Analysis Of Jay Gatsby 's ' The Great Gatsby '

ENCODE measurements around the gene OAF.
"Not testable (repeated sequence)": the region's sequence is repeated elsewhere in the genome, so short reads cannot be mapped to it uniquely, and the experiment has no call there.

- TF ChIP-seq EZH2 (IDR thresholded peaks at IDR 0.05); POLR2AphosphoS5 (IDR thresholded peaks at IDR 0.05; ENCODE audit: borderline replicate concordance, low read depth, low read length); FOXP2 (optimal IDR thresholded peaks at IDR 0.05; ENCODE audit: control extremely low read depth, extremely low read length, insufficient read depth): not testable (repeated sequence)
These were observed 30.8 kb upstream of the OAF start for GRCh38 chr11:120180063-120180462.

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Money Money Money 47854 AP English Hagar 3/28/15 Jay Gatsby, an exotic millionaire philanthropist, has everything and anything a man could ever need. He lives a life most could only dream of. A life full of massive parties, sports cars, mansions, and booze. Yet he is missing something, he is missing the only thing that could make him truly happy, to live a life with Daisy Buchanan. "He knew that when he kissed this girl, and forever wed his unutterable visions to her perishable breath, his mind would never romp again like the mind of God. (pg 119). He was in love with Daisy, and he opened up to her, only to lose her to Tom who had the money to support her. Money could not buy Gatsby happiness and finally ends up destroying him. Wealth has both benefits and dangers. Extreme wealth has the power to allow someone almost unlimited potential, however wealth can easily corrupt and change a person for the worse. Once someone has a taste of wealth they always want more. A prime example of this is the Wilsons, Myrtle and George. They both die because they truly believed money could buy them happiness. “[Tom] What do you want money for, all of a sudden?’ ‘[George] I’ve been here too long. I want to get away. My wife and I want to go west.’ ‘Your wife does!’ exclaimed Tom, startled. ‘[George]She’s been talking about it for ten years.’ He rested for a moment against the pump, shading his eyes. ‘And now she’s going whether she wants to or not. I’m going to get her away” (pg 131).

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